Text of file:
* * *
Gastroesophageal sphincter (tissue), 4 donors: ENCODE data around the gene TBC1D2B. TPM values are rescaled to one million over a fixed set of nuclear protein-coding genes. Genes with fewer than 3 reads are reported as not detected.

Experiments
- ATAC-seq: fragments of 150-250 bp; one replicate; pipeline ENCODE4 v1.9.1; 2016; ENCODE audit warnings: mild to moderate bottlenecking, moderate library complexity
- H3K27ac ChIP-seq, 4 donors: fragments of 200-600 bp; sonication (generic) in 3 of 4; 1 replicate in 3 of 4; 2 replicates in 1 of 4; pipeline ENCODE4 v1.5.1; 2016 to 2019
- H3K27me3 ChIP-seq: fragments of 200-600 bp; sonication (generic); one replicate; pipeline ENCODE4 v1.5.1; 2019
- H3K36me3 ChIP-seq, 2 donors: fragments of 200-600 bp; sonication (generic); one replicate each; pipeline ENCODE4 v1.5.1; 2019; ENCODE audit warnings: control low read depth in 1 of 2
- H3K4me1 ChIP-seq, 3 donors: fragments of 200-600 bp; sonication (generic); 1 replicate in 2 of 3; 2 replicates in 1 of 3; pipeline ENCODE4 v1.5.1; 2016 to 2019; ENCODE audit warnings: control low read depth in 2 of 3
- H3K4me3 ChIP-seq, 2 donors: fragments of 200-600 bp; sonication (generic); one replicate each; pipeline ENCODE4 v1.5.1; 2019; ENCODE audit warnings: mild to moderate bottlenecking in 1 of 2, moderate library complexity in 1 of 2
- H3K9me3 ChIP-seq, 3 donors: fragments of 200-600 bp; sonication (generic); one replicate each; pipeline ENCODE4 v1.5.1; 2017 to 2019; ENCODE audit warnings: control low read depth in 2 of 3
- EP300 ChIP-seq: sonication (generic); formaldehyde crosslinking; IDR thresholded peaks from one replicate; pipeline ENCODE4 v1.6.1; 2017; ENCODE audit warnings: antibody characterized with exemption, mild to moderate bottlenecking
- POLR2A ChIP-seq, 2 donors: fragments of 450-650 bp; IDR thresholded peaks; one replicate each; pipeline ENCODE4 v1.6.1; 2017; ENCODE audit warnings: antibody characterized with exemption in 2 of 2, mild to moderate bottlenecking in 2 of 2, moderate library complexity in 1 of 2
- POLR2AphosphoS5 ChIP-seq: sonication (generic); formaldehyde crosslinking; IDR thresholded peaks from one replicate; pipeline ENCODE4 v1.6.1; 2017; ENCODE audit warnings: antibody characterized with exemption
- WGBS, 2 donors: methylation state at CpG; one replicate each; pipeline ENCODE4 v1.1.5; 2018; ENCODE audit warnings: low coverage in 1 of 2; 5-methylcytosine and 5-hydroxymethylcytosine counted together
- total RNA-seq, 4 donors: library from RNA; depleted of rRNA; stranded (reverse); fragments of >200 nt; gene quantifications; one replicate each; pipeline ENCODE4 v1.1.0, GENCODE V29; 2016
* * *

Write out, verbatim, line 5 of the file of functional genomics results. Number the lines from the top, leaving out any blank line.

- H3K27me3 ChIP-seq: fragments of 200-600 bp; sonication (generic); one replicate; pipeline ENCODE4 v1.5.1; 2019